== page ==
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The Rotary Umbrella Clothesline: History of its Invention.

Posted by Amelia Owens on

In consequence to our search for anything vintage and old either for the sake of nostalgia or for economic benefits, clotheslines have started to make an appearance yet again. As history repeats itself, we are more than aware of the utilitarian value of clotheslines and their ease of maintenance. The Apron Revolution focuses more on the habits of the old which stand as a better economic solution today. And one of its primary intention has been to bring clothesline back into fashion, as a 'green' alternative to the washing machine and clothes dryers which guzzle down huge supple of energy that adds up to a huge electricity bill.

More interesting is this movement's efforts to chart the history of the clotheslines. Nowadays, the rotary umbrella clotheslines is a big hit in many countries, and very few people know that its origin has been embedded in the American soil. Authors of "Hung Out to Dry: Gilbert Toyne's classic Australian Clothes Hoist" challenges the usual notions of Australians who believe that the rotary umbrella clotheslines is their invention, since it has been a part of their daily life as long as they could remember. This tool has been so commonly used, that it has been merged as an icon into the media and given a unique history of its own in the form of comic illustrations, paintings and sculptures, and even poems! But Cas Middlemas and Peter Cuffley set out to get history right this time, and in their research they make an amazing discovery. The umbrella rotary clothesline technology certain has been patented multiple times in the American soil before heading to Australia.

As early as 1956, the basic form of clotheslines became an integral part of both the urban and country life in America. Over the decades, there were multiple inventions and improvements made on the original model to create a tool that would be optimal for drying clothes. Not only was the focus laid on effectiveness but also on comfort and time. The models that were developed eventually gave way to one of the best inventions for the middle class household life- the umbrella rotary clothesline.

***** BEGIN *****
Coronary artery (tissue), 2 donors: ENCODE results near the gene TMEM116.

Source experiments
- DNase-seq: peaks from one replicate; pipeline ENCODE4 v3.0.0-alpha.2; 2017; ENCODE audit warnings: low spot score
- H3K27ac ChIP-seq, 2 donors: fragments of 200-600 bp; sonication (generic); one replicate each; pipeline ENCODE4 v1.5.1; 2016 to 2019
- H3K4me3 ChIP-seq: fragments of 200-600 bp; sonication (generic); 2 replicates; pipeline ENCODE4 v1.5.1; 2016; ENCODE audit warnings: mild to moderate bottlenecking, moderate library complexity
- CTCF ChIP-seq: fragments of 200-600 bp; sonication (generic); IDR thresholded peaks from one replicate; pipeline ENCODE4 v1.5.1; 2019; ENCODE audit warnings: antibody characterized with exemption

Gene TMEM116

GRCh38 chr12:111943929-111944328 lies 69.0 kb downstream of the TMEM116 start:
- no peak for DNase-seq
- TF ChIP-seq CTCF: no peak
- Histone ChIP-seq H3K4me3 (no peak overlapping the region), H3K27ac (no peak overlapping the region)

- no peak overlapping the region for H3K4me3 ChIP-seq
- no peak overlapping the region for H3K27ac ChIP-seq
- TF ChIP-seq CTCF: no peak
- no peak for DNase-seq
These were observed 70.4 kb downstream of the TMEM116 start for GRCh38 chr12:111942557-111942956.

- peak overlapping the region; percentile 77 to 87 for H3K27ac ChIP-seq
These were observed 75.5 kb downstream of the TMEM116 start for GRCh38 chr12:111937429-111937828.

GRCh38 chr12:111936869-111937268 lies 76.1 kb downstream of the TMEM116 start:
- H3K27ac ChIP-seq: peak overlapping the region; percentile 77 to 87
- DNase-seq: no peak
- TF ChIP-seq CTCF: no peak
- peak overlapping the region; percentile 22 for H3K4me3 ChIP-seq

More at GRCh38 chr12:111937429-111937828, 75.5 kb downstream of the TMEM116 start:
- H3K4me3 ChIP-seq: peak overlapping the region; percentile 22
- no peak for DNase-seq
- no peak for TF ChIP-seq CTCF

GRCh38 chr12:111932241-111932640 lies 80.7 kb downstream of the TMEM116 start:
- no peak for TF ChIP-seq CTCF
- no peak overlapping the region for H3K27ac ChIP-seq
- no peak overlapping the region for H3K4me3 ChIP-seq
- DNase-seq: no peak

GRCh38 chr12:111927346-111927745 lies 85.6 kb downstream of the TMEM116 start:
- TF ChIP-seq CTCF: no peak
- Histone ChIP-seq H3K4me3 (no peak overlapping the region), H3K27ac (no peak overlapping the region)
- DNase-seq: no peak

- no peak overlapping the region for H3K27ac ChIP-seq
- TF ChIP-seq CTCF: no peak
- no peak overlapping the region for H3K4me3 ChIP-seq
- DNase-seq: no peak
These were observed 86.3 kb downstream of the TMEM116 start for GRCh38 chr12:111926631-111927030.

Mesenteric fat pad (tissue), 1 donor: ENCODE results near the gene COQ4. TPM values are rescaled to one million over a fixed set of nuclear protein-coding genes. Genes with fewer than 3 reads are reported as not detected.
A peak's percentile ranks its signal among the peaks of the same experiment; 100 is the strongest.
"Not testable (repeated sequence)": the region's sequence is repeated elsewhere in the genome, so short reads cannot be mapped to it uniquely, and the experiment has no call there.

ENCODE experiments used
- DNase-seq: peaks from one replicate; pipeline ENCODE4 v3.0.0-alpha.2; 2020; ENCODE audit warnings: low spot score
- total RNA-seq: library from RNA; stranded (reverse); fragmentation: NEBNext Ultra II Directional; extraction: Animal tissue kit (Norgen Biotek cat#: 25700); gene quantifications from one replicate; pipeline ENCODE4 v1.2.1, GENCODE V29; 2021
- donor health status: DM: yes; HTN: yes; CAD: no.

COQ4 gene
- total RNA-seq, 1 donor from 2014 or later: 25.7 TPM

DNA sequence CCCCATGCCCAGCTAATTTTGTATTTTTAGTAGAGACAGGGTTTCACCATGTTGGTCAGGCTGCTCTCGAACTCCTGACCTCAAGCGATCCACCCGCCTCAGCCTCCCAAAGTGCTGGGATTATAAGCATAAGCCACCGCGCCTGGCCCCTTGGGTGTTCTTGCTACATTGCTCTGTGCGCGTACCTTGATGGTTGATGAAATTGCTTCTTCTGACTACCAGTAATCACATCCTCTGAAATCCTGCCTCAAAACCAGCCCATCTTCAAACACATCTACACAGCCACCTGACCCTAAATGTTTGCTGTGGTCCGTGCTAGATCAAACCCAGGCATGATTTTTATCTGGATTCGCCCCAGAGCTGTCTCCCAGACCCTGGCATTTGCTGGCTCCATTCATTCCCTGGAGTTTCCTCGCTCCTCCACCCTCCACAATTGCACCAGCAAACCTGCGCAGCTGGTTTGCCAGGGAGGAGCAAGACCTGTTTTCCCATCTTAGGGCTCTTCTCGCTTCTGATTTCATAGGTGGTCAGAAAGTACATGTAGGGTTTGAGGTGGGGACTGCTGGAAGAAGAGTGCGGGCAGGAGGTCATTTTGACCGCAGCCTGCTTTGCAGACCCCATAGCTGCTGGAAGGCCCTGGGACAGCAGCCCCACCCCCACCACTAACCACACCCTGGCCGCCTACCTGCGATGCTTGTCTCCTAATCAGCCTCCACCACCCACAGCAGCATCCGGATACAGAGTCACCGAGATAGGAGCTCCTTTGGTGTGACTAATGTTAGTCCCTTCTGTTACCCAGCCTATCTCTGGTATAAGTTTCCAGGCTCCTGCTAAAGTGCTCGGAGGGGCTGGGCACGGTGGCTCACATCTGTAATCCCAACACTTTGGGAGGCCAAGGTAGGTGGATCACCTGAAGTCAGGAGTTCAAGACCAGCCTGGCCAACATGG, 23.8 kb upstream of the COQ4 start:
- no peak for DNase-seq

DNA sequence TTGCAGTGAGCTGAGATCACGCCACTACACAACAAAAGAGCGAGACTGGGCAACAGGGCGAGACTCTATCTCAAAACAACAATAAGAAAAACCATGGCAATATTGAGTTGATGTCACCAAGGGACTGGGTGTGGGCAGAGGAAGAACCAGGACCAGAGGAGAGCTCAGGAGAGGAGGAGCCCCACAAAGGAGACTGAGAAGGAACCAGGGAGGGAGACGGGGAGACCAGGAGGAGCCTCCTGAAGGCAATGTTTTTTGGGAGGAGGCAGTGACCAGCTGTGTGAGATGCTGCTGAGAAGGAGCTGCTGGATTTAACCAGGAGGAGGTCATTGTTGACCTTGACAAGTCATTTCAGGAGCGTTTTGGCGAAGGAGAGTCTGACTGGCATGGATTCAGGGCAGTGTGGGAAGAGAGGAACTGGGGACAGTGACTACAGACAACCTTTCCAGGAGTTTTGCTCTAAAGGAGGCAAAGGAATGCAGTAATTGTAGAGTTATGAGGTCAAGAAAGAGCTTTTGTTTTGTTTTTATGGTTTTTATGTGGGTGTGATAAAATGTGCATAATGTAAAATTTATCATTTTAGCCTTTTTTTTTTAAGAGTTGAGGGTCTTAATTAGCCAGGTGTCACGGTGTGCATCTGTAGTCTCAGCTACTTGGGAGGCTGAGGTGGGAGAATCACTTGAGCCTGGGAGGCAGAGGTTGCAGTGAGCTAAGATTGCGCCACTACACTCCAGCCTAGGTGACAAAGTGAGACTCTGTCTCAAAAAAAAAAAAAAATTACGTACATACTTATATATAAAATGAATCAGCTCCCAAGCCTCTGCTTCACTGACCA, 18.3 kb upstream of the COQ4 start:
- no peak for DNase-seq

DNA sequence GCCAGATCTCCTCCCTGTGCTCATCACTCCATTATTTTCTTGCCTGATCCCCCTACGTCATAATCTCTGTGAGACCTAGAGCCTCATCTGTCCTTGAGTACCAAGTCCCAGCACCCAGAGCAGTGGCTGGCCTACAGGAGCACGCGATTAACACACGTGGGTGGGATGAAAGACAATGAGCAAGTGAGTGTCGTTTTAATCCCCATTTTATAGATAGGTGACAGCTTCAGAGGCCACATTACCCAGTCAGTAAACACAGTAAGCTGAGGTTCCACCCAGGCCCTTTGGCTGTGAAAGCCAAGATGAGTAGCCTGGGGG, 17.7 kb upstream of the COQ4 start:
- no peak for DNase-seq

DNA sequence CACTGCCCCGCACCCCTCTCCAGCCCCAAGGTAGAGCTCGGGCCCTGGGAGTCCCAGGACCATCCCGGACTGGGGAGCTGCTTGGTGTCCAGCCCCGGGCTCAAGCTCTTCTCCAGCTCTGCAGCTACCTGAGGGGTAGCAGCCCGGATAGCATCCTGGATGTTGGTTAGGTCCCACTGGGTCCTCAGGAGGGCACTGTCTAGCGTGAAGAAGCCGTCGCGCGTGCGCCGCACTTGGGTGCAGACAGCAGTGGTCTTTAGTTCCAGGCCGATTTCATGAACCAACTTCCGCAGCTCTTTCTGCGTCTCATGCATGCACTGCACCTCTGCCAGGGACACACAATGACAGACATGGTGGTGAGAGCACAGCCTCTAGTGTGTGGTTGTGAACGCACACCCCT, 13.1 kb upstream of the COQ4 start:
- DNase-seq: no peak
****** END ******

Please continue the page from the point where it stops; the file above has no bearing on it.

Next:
The Rotary Umbrella Clothesline of the 21st Century:

Today the umbrella rotary clothesline also spins at the top to ensure that the clothes get drier quickly in a jiffy. Most of these are preferably assimilated by hand without being mass produced, and are created from extremely durable materials. The metal used should be non ferrous so that it would not be threatened by rust, and few companies use bright anodised aluminium which is very easy to clean. The brackets and slides are also made with aluminium and are extremely strong and stable. People can lay heavy items on top of the frame and brackets without causing any sagging. The arms can be folded easily. The whole structure is laid on the basic central mast that is meant for providing support. On top of it lies the top frame that rotates in light breeze.

Early Models of the Clotheslines: